"A Dysfunctional Form of Government"

Mayor is worried about possible cuts

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    NEWSLETTERS

    TK
    AP
    “I absolutely hate Plan B. As far as I’m concerned, it’s a dangerous place to be,” Mayor Michael Nutter told The Philadelphia Inquirer.

    “I absolutely hate Plan B.  As far as I’m concerned, it’s a dangerous place to be,” Mayor Michael Nutter told The Philadelphia Inquirer.

    He's talking about the plan to cut 480 uniformed officer jobs and implement a permanent 6.1 percent city property tax hike -- that's $405 million worth of cuts in addition to those already on the books.

    Nutter is citing the doomsday scenario because his Plan A is facing an uphill battle, and he wants to make clear that without the support from City Council, sharp cuts will take effect.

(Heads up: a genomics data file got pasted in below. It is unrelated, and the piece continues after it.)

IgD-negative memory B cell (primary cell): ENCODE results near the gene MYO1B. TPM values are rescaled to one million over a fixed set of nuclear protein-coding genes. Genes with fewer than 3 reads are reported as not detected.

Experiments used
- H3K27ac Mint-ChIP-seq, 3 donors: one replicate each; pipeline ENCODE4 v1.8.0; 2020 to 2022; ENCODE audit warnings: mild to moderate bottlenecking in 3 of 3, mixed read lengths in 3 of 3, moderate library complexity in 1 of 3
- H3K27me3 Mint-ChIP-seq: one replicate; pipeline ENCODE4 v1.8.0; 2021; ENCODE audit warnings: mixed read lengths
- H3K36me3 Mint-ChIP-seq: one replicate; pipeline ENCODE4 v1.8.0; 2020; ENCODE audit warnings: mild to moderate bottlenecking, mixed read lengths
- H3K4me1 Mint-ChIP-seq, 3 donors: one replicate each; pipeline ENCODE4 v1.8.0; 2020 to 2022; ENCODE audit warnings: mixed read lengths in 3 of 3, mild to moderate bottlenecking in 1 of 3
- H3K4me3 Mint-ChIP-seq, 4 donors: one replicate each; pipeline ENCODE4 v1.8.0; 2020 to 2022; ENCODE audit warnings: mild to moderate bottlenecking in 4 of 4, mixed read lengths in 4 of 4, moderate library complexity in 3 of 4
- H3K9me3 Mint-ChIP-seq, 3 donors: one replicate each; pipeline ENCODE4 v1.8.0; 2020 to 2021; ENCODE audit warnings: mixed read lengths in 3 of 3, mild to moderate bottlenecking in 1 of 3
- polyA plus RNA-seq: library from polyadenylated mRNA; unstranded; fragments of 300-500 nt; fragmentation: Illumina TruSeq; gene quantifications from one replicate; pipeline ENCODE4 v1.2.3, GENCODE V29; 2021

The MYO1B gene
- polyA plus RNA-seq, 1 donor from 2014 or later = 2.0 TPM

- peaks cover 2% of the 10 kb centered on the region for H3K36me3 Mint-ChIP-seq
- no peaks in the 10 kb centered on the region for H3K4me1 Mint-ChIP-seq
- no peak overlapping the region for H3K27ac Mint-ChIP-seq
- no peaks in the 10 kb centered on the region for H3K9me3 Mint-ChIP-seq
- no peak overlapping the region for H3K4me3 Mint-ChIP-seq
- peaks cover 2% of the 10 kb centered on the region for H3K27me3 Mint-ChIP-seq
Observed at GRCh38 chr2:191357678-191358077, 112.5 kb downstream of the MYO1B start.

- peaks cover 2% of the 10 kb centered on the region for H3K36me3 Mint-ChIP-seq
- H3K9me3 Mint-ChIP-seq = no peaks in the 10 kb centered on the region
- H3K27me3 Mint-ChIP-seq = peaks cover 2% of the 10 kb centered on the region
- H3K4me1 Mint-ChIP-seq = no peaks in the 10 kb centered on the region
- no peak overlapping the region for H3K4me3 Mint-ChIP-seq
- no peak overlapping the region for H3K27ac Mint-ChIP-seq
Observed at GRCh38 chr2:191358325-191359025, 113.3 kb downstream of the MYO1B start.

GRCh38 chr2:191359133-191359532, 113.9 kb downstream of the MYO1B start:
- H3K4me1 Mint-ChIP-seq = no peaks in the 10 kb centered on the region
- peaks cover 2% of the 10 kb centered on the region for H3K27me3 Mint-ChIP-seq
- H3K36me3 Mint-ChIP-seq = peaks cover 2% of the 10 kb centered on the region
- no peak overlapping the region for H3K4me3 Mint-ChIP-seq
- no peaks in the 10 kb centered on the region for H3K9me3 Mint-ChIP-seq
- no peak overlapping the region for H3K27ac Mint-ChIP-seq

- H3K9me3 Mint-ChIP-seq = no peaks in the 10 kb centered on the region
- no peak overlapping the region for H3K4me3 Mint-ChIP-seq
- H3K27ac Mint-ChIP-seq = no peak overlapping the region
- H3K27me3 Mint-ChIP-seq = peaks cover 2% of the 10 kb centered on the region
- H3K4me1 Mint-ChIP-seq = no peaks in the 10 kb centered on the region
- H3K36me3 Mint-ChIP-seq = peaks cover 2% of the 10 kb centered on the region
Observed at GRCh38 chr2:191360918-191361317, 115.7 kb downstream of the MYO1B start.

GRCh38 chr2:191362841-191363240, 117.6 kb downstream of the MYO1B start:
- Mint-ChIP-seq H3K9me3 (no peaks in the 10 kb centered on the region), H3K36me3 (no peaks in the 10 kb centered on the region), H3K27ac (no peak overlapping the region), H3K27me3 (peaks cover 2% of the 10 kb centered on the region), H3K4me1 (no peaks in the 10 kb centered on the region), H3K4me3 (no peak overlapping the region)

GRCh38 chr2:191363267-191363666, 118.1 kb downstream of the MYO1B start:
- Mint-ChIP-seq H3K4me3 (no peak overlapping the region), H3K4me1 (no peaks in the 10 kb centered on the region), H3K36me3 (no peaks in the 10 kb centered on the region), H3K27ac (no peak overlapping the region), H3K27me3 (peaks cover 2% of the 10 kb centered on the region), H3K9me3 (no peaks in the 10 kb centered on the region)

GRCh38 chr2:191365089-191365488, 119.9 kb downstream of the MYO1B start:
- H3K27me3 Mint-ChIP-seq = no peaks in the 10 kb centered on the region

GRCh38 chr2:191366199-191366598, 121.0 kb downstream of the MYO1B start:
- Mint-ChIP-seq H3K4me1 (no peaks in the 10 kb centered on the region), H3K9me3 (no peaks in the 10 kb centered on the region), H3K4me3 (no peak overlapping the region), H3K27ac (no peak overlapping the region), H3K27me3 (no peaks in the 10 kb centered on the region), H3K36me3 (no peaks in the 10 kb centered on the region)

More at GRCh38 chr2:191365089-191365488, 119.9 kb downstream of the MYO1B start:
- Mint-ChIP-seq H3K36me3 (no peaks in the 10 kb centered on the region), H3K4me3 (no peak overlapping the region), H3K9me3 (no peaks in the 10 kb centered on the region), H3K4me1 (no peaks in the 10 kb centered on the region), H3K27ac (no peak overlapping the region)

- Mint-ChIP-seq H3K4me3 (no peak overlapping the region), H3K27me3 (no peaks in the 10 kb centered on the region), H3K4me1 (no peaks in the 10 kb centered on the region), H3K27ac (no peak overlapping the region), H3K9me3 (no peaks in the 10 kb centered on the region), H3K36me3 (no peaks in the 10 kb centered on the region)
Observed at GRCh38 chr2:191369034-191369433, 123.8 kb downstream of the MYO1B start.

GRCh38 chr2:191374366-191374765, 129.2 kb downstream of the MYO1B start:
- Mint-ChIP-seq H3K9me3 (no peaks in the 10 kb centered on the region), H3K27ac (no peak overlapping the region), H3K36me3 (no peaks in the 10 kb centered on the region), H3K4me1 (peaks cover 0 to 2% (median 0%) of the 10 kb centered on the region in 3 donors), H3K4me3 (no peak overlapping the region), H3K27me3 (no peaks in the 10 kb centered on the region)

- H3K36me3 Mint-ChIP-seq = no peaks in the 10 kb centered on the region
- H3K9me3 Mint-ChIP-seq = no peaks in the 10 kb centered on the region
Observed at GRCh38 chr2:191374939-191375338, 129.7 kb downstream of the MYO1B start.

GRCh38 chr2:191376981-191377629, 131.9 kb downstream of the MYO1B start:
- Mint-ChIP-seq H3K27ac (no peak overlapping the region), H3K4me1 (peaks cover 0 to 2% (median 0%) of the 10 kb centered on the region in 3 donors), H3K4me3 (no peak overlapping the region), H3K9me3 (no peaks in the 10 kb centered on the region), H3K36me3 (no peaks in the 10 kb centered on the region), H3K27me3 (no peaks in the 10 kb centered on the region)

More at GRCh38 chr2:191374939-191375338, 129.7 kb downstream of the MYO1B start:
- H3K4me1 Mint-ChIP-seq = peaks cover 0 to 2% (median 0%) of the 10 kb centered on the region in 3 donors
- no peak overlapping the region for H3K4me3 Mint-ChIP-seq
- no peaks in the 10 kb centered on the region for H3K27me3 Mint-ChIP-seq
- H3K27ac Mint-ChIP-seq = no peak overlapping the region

“It would be a dysfunctional government,” Councilman Curtis Jones Jr. said.

    Plan B would cut an additional three medic units and five fire companies, libraries would be restricted to operate only five half-days a week, trash pickup would be reduced to three times a month, one health center would close and recreation centers would only open for four hours each day and close on Sundays, according to the paper.

    City Council and residents are opposed to Nutter’s Plan A to temporarily raise property tax by 19 percent next year and 14.5 percent in 2011, as well as hike sales tax by one percentage point for three years in order to fill the city’s $1.4 billion budget gap.

    In a recent Pew poll, a majority of the 800 residents surveyed said they do not want taxes to increase and would rather do without some city services.  However, they also do not want city workers to face layoffs.

    “If there’s any way, any kind of way possible that you can do this without raising taxes, I challenge you to find a way,” Rev. Anthony Richardson said at a public meeting Thursday.

    Mayor Nutter will meet with lawmakers in Harrisburg next week.